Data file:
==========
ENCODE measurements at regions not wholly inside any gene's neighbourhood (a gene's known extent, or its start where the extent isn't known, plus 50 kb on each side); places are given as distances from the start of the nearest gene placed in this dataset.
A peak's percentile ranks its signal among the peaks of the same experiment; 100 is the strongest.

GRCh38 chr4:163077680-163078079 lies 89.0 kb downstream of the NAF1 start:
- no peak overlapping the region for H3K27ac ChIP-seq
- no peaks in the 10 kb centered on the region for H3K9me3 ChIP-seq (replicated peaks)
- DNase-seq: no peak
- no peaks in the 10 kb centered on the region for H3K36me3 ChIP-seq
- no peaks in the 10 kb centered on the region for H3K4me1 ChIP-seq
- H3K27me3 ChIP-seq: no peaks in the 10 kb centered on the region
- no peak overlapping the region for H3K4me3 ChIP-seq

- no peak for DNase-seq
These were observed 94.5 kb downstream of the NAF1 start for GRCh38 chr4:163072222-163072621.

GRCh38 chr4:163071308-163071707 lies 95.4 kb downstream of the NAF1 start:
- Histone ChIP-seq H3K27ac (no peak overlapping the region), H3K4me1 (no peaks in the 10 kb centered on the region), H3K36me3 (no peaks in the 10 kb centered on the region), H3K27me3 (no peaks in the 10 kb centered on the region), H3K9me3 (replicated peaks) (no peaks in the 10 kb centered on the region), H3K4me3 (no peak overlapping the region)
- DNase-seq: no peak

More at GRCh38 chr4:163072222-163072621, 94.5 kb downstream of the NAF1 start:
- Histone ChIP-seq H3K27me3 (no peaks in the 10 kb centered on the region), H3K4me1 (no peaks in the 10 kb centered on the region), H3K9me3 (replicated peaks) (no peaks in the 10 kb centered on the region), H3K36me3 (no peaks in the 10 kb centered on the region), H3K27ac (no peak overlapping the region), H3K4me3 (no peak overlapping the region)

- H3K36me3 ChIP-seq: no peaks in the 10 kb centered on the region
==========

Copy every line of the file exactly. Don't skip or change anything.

ENCODE measurements at regions not wholly inside any gene's neighbourhood (a gene's known extent, or its start where the extent isn't known, plus 50 kb on each side); places are given as distances from the start of the nearest gene placed in this dataset.
A peak's percentile ranks its signal among the peaks of the same experiment; 100 is the strongest.

GRCh38 chr4:163077680-163078079 lies 89.0 kb downstream of the NAF1 start:
- no peak overlapping the region for H3K27ac ChIP-seq
- no peaks in the 10 kb centered on the region for H3K9me3 ChIP-seq (replicated peaks)
- DNase-seq: no peak
- no peaks in the 10 kb centered on the region for H3K36me3 ChIP-seq
- no peaks in the 10 kb centered on the region for H3K4me1 ChIP-seq
- H3K27me3 ChIP-seq: no peaks in the 10 kb centered on the region
- no peak overlapping the region for H3K4me3 ChIP-seq

- no peak for DNase-seq
These were observed 94.5 kb downstream of the NAF1 start for GRCh38 chr4:163072222-163072621.

GRCh38 chr4:163071308-163071707 lies 95.4 kb downstream of the NAF1 start:
- Histone ChIP-seq H3K27ac (no peak overlapping the region), H3K4me1 (no peaks in the 10 kb centered on the region), H3K36me3 (no peaks in the 10 kb centered on the region), H3K27me3 (no peaks in the 10 kb centered on the region), H3K9me3 (replicated peaks) (no peaks in the 10 kb centered on the region), H3K4me3 (no peak overlapping the region)
- DNase-seq: no peak

More at GRCh38 chr4:163072222-163072621, 94.5 kb downstream of the NAF1 start:
- Histone ChIP-seq H3K27me3 (no peaks in the 10 kb centered on the region), H3K4me1 (no peaks in the 10 kb centered on the region), H3K9me3 (replicated peaks) (no peaks in the 10 kb centered on the region), H3K36me3 (no peaks in the 10 kb centered on the region), H3K27ac (no peak overlapping the region), H3K4me3 (no peak overlapping the region)

- H3K36me3 ChIP-seq: no peaks in the 10 kb centered on the region